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Image: picture alliance/dpa/B. Settnik

Ryanair pilots strike for 24 hours

August 10, 2018

The 24-hour co-ordinated strike by pilots with Irish budget carrier Ryanair is underway. The cross-border stoppage is the most severe industrial action in the airline's history.


The biggest strike in Ryanair's 33-year history began at 3 a.m. (0100 UTC) in Germany as pilots took action in support of their claims for better pay and conditions.

The trade union Cockpit said 480 Germany-based pilots were not expected to return to work until 2.59 a.m. Saturday.

"Ryanair alone is responsible for the escalation we are now seeing," Cockpit president Martin Locher said, adding that the carrier had ruled out higher personnel costs which left no room for compromise.

Read more:Opinion: Our addiction to cheap flights is leaving us penniless 

Ryanair pilots held a strike in Dublin in July
Ryanair pilots held a strike in Dublin in JulyImage: picture alliance / empics

Cross-border action

Germany will be the country most affected by the strike with 250 flight cancellations across ten airports. Pilots in the Netherlands, Belgium, Sweden and Ireland also joined in the action.

Hundreds of European flights have been cancelled, affecting about 55,000 passengers, 42,000 of them in Germany. Refunds or rerouted journeys have been offered to the people concerned. Ryanair claimed more than 2,000 flights would operate as normal on Friday.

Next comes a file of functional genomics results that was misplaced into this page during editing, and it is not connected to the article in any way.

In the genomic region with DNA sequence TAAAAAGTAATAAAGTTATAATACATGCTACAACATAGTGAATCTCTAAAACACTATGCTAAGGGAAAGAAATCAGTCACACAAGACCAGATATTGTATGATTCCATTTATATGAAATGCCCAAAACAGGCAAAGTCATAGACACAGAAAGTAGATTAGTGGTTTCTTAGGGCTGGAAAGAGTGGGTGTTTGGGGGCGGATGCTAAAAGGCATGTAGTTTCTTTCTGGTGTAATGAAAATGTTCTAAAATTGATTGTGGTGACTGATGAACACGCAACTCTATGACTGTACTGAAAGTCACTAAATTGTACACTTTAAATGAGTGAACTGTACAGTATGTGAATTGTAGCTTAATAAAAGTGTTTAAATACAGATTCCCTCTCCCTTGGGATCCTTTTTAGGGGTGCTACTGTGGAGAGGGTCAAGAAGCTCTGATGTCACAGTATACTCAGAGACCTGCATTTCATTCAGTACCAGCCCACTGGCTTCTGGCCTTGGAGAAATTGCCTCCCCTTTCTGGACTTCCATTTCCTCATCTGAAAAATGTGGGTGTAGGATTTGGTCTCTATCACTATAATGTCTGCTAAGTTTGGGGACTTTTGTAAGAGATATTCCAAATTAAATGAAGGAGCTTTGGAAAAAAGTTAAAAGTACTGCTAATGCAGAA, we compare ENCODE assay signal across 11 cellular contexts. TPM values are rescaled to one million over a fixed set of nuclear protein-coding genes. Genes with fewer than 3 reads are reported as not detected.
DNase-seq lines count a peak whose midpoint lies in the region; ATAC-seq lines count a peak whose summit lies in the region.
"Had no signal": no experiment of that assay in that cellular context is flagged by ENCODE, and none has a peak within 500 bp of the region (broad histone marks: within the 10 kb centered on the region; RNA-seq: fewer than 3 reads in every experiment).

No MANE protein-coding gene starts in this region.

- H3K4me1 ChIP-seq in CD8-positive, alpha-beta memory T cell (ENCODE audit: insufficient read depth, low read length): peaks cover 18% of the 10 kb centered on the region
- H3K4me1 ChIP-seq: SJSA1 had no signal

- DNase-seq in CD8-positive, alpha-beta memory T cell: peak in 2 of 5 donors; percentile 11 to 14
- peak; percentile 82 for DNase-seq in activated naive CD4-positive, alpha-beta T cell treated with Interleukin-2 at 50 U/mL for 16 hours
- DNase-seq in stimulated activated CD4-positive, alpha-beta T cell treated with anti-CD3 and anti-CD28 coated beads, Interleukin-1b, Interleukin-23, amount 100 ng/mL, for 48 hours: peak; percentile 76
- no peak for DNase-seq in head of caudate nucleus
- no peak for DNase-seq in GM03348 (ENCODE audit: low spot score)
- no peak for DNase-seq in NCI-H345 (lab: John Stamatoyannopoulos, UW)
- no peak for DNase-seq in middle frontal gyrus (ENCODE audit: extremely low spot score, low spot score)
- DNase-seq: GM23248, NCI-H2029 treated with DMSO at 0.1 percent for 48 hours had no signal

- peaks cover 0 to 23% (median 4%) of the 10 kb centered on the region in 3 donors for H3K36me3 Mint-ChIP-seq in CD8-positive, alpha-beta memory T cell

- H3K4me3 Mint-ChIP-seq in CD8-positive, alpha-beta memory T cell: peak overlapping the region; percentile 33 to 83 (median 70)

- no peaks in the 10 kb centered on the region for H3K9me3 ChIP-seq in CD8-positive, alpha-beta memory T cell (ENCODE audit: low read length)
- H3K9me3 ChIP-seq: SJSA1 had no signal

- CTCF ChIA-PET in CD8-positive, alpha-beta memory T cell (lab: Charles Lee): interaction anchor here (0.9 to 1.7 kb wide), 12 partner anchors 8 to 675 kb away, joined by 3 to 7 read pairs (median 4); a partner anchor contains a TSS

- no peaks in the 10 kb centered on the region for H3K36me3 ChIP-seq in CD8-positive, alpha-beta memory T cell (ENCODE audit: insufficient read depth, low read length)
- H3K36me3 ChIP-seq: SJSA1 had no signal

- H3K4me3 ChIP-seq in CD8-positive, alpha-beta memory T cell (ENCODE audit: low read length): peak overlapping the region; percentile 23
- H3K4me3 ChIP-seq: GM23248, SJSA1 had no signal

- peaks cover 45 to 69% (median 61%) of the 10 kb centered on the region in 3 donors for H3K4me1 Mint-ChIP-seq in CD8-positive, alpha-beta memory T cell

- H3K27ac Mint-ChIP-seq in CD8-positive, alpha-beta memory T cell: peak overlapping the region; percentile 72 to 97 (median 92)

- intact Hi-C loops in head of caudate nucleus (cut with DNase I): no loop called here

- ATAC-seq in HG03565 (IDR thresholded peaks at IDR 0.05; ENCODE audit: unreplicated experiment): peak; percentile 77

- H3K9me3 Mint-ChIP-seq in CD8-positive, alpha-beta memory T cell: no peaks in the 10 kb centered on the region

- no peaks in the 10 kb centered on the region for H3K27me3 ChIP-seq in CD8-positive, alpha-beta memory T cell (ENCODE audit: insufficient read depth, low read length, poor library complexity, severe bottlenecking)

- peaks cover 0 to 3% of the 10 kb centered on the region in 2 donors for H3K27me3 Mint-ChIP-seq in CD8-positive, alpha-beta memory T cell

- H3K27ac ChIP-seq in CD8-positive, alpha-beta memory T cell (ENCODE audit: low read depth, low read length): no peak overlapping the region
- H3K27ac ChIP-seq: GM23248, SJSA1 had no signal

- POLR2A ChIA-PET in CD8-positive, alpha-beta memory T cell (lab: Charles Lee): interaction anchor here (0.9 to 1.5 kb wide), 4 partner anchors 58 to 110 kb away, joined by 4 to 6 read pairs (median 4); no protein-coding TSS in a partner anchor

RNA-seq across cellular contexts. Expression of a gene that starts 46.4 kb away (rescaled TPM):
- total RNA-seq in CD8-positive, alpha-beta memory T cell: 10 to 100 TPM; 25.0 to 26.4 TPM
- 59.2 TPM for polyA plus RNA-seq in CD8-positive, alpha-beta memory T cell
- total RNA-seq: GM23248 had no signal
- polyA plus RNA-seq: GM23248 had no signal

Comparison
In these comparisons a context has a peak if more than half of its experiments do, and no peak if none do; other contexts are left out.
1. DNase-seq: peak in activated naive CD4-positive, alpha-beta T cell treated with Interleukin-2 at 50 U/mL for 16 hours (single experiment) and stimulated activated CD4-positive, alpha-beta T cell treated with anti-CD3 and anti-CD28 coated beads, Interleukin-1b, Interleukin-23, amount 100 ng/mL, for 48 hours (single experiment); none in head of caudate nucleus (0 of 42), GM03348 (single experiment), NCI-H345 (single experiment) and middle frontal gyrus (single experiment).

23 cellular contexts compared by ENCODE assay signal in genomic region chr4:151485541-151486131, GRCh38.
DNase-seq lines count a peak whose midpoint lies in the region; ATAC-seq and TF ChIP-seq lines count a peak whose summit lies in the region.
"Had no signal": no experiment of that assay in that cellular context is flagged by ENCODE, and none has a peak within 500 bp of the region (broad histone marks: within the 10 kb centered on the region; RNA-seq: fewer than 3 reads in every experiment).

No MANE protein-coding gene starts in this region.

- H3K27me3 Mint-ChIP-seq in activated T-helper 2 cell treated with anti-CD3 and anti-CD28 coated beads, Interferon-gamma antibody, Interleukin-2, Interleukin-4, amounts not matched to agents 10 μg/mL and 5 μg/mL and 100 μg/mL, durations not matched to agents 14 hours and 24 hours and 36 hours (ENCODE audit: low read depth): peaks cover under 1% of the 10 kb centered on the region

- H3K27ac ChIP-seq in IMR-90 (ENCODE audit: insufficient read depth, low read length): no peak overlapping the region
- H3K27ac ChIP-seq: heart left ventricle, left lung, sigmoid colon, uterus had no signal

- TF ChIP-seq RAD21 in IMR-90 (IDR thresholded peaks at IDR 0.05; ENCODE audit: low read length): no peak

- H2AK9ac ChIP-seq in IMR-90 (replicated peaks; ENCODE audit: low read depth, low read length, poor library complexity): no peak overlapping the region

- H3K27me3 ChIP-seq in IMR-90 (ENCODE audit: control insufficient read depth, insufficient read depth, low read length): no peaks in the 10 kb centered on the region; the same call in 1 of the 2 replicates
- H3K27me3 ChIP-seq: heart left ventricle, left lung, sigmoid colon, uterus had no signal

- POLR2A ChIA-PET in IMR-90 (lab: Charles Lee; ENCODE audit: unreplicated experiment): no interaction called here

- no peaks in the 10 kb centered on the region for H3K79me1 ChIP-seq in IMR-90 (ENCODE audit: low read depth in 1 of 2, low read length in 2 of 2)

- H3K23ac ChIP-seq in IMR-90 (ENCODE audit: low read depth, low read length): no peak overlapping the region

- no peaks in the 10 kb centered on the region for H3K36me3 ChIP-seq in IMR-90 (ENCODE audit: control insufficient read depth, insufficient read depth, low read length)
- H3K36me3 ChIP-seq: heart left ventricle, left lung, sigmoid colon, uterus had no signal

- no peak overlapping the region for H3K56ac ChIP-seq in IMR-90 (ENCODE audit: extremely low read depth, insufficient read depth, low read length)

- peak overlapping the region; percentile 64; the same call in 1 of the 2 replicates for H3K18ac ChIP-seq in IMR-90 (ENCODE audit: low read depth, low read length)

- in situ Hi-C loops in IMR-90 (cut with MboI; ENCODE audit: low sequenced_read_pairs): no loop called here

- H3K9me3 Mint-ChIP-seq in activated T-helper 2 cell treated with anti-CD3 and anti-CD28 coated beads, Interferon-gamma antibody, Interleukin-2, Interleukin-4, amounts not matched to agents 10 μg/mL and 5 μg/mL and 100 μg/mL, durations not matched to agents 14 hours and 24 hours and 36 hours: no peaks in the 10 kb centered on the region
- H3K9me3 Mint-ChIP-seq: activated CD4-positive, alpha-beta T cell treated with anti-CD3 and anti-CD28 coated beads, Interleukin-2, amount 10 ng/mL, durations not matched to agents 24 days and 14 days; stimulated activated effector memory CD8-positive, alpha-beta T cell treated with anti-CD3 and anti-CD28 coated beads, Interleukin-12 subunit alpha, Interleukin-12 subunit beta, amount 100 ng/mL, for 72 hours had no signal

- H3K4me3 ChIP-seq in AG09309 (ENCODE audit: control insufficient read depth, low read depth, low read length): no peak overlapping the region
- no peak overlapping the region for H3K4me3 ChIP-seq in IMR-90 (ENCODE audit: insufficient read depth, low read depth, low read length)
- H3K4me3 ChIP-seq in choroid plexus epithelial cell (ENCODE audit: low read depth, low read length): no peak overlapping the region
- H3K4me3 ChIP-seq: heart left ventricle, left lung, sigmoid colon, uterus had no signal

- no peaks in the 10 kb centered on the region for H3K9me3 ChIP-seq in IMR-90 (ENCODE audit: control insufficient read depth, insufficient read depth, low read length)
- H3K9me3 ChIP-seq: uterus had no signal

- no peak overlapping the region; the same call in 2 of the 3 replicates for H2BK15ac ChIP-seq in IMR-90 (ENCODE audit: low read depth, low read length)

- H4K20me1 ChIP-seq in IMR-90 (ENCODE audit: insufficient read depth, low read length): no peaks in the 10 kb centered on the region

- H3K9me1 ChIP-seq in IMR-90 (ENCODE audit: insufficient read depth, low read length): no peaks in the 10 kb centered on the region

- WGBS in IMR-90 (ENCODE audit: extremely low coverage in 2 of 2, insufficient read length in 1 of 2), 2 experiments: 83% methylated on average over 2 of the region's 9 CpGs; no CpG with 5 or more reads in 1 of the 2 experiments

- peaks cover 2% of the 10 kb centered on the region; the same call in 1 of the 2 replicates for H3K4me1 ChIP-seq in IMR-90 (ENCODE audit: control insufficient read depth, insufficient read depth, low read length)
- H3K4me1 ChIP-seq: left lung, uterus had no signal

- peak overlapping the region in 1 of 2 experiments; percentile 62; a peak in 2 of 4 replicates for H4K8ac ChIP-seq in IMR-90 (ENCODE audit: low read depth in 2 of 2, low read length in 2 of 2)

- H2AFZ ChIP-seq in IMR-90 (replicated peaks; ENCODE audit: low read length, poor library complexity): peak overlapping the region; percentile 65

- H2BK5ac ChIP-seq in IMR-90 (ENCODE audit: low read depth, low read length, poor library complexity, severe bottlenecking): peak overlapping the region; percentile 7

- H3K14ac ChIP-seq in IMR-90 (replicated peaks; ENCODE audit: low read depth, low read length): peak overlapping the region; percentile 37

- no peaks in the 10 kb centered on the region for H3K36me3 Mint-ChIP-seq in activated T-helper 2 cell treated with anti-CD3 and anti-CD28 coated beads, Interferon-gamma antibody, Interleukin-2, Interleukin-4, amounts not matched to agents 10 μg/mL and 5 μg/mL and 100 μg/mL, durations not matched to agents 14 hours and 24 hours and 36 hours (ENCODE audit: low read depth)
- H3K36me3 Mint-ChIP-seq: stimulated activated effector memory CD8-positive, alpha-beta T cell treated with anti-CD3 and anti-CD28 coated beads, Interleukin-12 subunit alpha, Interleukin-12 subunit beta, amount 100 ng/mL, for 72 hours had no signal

DW reporter Lars Halter at Berlin-Schönefeld airport said the situation was "very calm." As Ryanair had already informed passengers of the disruption there was "no one looking desperately for flights."

Ryanair expects profits of around €1.25 billion ($1.44 billion) this year
Ryanair expects profits of around €1.25 billion ($1.44 billion) this yearImage: imago/Ed Gar

Claims for pay and better conditions

Ryanair pilots say they earn less than their colleagues in other airlines such as Lufthansa.

Other concerns are the status of contractors whose working conditions are not as good as those enjoyed by permanently employed staff and employee contracts based on Irish legislation. This can mean staff based in other European states are unable to gain access to state benefits.

Ryanair's management claims to have offered a pay increase and to be open to further talks. But it has also threatened to move part of its fleet to Poland, which could mean a loss of jobs.

The European Trade Union Confederation welcomed the cross-border action by the pilots, saying it made it harder for management to ignore the pilots' demands.

jm/rt (Reuters, AFP)

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